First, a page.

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Officers fire tear gas on peaceful protesters to clear the way for Trump’s photo op

Police violence preceded Trump’s first speech on the nationwide protests against police violence.

Officers tear-gassing peaceful protesters just before Trump’s speech began.
Zack Beauchamp is a senior correspondent at Vox, where he covers ideology and challenges to democracy, both at home and abroad. Before coming to Vox in 2014, he edited TP Ideas, a section of Think Progress devoted to the ideas shaping our political world.

President Trump gave his first televised speech on the George Floyd protests Monday, emphasizing the need for “law and order” and threatening to send in the US military to violently disperse “mobs” across the country.

Just before he spoke, federal police violently broke up a peaceful protest just outside the White House, tear-gassing a group of about 1,000 demonstrators and then firing rubber bullets at them so Trump could have an uninterrupted photo op at a nearby church damaged in the weekend’s upheaval.

The speech began on a seemingly sympathetic note, declaring that “all Americans were rightly sickened and revolted by the brutal death of George Floyd” and praising “the righteous cries of peaceful protesters.” But after those opening lines, it immediately turned into an authoritarian-sounding denunciation of the protests raging across the country.

Declaring that “I am your president of law and order,” Trump warned that “our nation has been gripped by professional anarchists.” He ordered mayors and governors to “dominate” the street, warning that “if a city or state refuses to take the actions necessary to defend the life and property of their residents, then I will deploy the United States military and quickly solve the problem for them.” Those who crossed Trump on this “will be detained and prosecuted to the fullest extent of the law.”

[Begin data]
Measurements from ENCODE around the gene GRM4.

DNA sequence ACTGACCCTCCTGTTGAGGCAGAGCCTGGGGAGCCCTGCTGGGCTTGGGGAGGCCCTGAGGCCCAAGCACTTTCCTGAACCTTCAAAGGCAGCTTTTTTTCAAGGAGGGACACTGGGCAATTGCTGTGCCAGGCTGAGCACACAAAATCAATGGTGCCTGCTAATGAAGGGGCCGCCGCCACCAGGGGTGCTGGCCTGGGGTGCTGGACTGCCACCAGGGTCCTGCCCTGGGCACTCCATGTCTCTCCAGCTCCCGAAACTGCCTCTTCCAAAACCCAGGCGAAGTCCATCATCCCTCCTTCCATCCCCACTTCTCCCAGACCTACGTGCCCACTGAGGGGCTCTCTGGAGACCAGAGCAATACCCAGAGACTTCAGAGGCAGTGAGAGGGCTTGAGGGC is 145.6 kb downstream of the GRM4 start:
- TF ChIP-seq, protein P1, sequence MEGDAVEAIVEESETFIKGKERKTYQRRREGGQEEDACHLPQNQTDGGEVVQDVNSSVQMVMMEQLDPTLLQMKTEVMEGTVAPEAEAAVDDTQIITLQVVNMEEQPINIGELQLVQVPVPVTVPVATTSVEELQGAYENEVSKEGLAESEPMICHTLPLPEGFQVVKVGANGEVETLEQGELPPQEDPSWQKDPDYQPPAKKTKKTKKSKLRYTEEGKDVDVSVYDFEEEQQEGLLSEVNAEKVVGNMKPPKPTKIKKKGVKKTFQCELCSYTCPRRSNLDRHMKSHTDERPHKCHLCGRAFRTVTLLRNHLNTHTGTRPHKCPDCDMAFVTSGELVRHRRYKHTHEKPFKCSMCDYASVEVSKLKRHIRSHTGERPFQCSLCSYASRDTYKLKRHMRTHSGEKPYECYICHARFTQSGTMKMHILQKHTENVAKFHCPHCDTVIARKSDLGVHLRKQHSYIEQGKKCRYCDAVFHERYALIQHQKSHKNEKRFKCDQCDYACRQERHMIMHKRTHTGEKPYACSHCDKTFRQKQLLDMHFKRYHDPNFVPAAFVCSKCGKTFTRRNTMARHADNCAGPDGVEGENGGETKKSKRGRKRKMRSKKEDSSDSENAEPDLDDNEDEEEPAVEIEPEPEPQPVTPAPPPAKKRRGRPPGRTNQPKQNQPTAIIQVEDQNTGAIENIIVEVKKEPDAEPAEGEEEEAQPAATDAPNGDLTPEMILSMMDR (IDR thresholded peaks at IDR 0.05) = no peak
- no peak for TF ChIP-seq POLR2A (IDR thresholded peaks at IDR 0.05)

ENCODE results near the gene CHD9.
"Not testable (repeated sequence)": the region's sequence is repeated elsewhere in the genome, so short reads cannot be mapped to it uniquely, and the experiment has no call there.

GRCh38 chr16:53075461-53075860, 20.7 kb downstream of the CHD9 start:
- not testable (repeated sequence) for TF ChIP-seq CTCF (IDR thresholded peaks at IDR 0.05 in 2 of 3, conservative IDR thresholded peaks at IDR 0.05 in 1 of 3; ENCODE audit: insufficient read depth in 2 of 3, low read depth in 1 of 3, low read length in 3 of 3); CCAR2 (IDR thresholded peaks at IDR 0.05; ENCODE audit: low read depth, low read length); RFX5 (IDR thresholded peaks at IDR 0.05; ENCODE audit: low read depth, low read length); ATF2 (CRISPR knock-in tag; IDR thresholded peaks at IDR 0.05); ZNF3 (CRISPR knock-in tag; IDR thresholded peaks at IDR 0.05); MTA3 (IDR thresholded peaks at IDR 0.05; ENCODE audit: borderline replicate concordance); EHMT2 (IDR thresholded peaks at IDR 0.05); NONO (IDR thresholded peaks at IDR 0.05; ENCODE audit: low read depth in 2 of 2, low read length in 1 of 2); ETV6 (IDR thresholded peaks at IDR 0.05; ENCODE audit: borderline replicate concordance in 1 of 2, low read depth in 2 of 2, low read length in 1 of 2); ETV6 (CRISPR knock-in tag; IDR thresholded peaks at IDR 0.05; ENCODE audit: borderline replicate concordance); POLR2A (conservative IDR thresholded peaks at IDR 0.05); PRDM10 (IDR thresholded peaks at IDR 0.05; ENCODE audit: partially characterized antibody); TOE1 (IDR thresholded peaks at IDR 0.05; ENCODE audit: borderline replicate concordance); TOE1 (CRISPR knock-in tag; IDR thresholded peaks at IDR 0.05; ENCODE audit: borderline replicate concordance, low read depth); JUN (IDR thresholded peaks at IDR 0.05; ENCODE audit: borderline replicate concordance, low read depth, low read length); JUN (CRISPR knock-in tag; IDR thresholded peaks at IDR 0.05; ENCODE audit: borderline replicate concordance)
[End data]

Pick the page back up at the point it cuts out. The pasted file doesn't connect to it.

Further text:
It was unclear, during the speech, precisely what any of this meant. It is illegal for the president to deploy the military in the fashion he’s describing unless he invokes a law called the Insurrection Act, passed in 1807, which he has yet to do.

But the true message of Trump’s address could be seen near the White House. On H Street, one of the closest publicly accessible streets to the White House, a crowd had gathered to demonstrate against police violence. Without warning or provocation, the police shot tear gas into the crowd and fired rubber bullets. Mounted police rode into the crowd, herding the entirely peaceful and legitimate demonstrators away from their location.

The reason for their move soon became clear. Trump had planned a visit to St. John’s Church, on the same block as the demonstration. St. John’s had been damaged during last night’s upheaval and had become a cause célèbre for conservatives angry about the unrest. The protest was in the way.

People gathering to demonstrate against police violence were attacked by the police so the president could have a photo op. Trump’s claim to respect “peaceful protesters,” and only want to forcefully break up the violent ones, was almost immediately shown to be hollow.

Donald Trump holds up a Bible outside of St John’s Episcopal church across Lafayette Park in Washington, DC, on June 1, 2020
Brendan Smialowski/AFP via Getty Images

UPDATE: This piece originally referred to Trump’s Monday address as Trump’s first televised “statement” on the George Floyd protests. It was Trump’s first full televised speech dedicated to the topic, but on Saturday he did touch on the protests during an address otherwise focused on the SpaceX launch. We have changed the language to reflect that.

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